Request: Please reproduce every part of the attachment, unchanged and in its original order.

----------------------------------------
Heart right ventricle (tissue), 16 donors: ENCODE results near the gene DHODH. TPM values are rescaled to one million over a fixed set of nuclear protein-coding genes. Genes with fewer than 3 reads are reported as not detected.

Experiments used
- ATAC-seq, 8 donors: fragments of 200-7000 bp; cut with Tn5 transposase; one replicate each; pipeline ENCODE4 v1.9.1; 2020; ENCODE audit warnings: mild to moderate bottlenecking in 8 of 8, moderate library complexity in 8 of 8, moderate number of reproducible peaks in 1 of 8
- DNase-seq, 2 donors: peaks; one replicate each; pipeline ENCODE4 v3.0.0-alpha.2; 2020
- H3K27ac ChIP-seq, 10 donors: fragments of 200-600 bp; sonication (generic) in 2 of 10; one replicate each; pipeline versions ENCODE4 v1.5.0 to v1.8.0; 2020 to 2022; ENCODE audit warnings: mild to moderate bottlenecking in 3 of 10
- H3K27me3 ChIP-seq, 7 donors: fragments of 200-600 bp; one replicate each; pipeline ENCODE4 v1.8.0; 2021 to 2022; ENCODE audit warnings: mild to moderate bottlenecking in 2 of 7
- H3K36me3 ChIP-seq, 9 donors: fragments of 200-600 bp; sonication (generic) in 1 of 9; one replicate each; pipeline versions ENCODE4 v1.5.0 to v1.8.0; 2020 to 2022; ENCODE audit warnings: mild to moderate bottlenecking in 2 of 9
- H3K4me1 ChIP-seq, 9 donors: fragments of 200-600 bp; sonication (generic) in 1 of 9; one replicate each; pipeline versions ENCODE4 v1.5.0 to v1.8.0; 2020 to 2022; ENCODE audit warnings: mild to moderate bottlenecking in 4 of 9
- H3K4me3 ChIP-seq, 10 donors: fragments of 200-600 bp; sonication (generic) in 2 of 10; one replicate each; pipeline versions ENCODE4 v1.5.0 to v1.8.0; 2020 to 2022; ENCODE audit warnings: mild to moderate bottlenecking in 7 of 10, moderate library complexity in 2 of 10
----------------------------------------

Heart right ventricle (tissue), 16 donors: ENCODE results near the gene DHODH. TPM values are rescaled to one million over a fixed set of nuclear protein-coding genes. Genes with fewer than 3 reads are reported as not detected.

Experiments used
- ATAC-seq, 8 donors: fragments of 200-7000 bp; cut with Tn5 transposase; one replicate each; pipeline ENCODE4 v1.9.1; 2020; ENCODE audit warnings: mild to moderate bottlenecking in 8 of 8, moderate library complexity in 8 of 8, moderate number of reproducible peaks in 1 of 8
- DNase-seq, 2 donors: peaks; one replicate each; pipeline ENCODE4 v3.0.0-alpha.2; 2020
- H3K27ac ChIP-seq, 10 donors: fragments of 200-600 bp; sonication (generic) in 2 of 10; one replicate each; pipeline versions ENCODE4 v1.5.0 to v1.8.0; 2020 to 2022; ENCODE audit warnings: mild to moderate bottlenecking in 3 of 10
- H3K27me3 ChIP-seq, 7 donors: fragments of 200-600 bp; one replicate each; pipeline ENCODE4 v1.8.0; 2021 to 2022; ENCODE audit warnings: mild to moderate bottlenecking in 2 of 7
- H3K36me3 ChIP-seq, 9 donors: fragments of 200-600 bp; sonication (generic) in 1 of 9; one replicate each; pipeline versions ENCODE4 v1.5.0 to v1.8.0; 2020 to 2022; ENCODE audit warnings: mild to moderate bottlenecking in 2 of 9
- H3K4me1 ChIP-seq, 9 donors: fragments of 200-600 bp; sonication (generic) in 1 of 9; one replicate each; pipeline versions ENCODE4 v1.5.0 to v1.8.0; 2020 to 2022; ENCODE audit warnings: mild to moderate bottlenecking in 4 of 9
- H3K4me3 ChIP-seq, 10 donors: fragments of 200-600 bp; sonication (generic) in 2 of 10; one replicate each; pipeline versions ENCODE4 v1.5.0 to v1.8.0; 2020 to 2022; ENCODE audit warnings: mild to moderate bottlenecking in 7 of 10, moderate library complexity in 2 of 10